Understand that I don't necessarily blame the employees of Home Depot for their lack of knowledge.  There must be ten thousand items stacked upon those towering shelves in aisle after aisle of merchandise.  And, I know that it would be next to impossible to educate a staff of that size on everything Home Depot carries.   I can't deny that he did seem genuinely engrossed in my notion of creating a river rock shower pan in a camper -- I swear, I get the craziest looks from people.  But, he was right on the money!

So...I took Henry 204 Plastic Roof Cement and slathered it over my test plastic like frosting on a cake.  The stuff is very easy to work with, smells like tar and takes about 4 days to dry -- FYI.  Next, I poured the smooth and small river rocks evenly over the thick layer of  cement and pressed them flat with a board.  This made a very nice even surface, with no jagged edges jutting out.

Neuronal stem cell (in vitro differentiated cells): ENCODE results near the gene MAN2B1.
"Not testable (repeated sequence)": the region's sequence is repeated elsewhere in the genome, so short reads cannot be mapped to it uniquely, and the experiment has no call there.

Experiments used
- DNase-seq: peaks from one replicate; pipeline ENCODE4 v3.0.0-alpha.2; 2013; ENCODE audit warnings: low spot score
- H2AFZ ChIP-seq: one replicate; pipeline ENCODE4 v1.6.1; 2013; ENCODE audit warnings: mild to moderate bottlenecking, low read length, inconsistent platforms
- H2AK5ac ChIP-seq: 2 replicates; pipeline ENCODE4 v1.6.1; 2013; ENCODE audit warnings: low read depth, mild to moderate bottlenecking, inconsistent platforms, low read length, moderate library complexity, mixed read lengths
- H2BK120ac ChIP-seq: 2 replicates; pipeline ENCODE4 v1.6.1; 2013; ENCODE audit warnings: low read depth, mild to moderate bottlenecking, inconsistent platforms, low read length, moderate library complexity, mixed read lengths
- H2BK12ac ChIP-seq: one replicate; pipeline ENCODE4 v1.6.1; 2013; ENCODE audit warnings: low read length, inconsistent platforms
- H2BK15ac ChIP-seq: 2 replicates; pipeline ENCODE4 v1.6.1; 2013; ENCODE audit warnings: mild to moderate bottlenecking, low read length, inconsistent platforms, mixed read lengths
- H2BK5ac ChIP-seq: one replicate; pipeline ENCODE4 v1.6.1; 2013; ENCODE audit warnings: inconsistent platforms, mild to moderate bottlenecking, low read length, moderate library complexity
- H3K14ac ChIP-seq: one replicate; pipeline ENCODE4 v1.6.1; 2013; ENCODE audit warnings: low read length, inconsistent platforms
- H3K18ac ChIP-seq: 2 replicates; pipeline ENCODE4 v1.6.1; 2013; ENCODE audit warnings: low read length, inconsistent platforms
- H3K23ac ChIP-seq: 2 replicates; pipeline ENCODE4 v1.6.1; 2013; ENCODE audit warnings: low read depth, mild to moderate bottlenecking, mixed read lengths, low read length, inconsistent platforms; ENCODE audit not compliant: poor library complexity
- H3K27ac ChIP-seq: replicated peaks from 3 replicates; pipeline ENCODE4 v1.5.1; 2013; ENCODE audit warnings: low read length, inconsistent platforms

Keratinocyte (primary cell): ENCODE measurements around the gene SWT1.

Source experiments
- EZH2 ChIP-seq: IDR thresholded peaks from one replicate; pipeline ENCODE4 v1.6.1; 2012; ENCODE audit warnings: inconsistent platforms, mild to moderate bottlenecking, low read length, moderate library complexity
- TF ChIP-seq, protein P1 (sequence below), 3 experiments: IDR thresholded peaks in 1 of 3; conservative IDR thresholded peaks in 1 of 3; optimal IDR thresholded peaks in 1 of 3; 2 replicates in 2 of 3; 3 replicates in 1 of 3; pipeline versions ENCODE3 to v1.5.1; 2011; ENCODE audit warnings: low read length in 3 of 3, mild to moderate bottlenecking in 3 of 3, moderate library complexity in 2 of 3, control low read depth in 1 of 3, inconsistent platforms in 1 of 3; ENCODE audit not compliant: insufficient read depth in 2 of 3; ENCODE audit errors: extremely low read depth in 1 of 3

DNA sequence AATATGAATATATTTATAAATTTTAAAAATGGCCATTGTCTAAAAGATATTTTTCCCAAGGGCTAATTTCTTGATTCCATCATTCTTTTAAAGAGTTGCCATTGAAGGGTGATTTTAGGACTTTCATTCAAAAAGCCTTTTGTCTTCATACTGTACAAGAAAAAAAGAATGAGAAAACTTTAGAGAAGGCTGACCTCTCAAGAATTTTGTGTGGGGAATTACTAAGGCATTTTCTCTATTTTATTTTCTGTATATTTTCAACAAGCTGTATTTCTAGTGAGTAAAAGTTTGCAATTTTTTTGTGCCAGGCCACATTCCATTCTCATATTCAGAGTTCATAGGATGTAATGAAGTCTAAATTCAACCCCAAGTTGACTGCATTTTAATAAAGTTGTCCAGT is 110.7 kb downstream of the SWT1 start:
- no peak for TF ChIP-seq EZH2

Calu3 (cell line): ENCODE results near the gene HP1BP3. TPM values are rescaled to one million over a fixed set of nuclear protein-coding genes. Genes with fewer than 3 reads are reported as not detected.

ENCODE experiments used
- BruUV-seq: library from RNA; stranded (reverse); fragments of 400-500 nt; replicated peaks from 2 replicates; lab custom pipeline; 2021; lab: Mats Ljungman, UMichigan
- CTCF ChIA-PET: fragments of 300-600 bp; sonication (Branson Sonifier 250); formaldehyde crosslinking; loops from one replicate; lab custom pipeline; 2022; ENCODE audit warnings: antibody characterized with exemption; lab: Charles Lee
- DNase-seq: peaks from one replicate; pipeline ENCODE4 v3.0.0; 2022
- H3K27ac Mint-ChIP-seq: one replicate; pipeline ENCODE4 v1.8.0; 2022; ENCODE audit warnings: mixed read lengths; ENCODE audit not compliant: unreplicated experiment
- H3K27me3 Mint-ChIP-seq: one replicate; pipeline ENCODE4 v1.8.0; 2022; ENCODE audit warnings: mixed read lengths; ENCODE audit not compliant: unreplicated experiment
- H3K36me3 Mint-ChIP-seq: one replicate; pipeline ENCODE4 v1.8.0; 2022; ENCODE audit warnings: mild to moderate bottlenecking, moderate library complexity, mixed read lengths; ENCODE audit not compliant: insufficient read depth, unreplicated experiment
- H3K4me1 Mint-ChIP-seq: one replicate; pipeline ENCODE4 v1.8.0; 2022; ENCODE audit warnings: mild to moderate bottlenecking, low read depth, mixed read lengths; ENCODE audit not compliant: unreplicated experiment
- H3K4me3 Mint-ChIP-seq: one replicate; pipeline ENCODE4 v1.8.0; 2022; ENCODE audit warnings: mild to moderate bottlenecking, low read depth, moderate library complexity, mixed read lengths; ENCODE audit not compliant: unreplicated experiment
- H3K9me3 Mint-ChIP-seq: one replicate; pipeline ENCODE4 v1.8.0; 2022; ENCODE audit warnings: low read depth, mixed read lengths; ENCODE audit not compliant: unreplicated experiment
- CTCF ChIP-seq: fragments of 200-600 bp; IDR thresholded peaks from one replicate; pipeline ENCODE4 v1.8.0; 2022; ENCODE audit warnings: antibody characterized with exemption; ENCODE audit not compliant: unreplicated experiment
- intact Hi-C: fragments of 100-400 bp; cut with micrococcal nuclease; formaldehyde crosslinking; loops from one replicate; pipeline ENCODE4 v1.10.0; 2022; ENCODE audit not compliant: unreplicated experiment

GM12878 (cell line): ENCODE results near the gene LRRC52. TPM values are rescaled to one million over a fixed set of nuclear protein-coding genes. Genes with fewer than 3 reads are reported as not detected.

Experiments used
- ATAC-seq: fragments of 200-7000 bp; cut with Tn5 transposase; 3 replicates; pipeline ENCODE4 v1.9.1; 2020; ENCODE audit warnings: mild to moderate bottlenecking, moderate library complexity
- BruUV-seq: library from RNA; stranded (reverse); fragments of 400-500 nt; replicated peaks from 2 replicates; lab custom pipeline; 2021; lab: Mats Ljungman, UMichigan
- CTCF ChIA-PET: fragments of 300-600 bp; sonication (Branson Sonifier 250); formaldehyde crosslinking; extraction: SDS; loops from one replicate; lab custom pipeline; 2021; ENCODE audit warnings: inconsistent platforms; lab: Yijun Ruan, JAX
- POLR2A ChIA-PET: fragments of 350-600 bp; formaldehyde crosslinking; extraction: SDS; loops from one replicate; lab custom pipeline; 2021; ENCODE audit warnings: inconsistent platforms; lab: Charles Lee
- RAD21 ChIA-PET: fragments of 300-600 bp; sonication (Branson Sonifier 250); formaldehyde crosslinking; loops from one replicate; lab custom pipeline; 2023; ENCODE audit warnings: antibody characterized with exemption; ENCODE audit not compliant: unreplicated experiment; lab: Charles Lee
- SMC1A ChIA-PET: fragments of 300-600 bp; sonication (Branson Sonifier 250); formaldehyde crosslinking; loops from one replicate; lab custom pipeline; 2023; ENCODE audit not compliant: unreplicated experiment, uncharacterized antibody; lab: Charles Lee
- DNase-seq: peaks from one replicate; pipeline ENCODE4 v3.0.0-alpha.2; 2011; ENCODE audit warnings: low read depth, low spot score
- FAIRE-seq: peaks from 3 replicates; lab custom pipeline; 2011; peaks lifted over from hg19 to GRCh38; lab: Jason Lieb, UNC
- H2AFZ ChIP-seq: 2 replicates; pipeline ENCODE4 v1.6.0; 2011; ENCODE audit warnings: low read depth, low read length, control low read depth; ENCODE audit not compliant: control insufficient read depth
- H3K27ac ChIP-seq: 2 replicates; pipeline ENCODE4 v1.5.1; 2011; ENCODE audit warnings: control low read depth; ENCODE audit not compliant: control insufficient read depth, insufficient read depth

Once the whole layer of rock set firmly, I mixed and drizzled the Glaze Coat broadly over the surface.  I then smoothed out the resin with a nylon brush, evenly covering all of the rocks. 

What you can't see, unfortunately from the pictures, is that the layer of rocks are completely embedded in a thin layer of rock hard resin.  The stones stick up and have relief, but due to their rounded edges and a nice even packing with the flat board, they can easily be walked upon.

This, of course, is simply the top layer of the shower pan.  Beneath all of that will be the wood base, the pvc shower liner and graded layers of vinyl sheeting that are normally used for the shower wall liner.  I'll be building all of that after I acquire my vehicle.        

Friday, February 5, 2010

The Shower Floor

Believe it or not, the shower pan dilemma has been holding my brain captive, as of late. At dinner, my girlfriend would be talking about her day at work, while I'm gazing right through her, wondering how in the heck I'm going to make a shower pan fit within the dimensions I need for my layout. I know. I'm an obsessive super freak, and she'll be the first to tell you.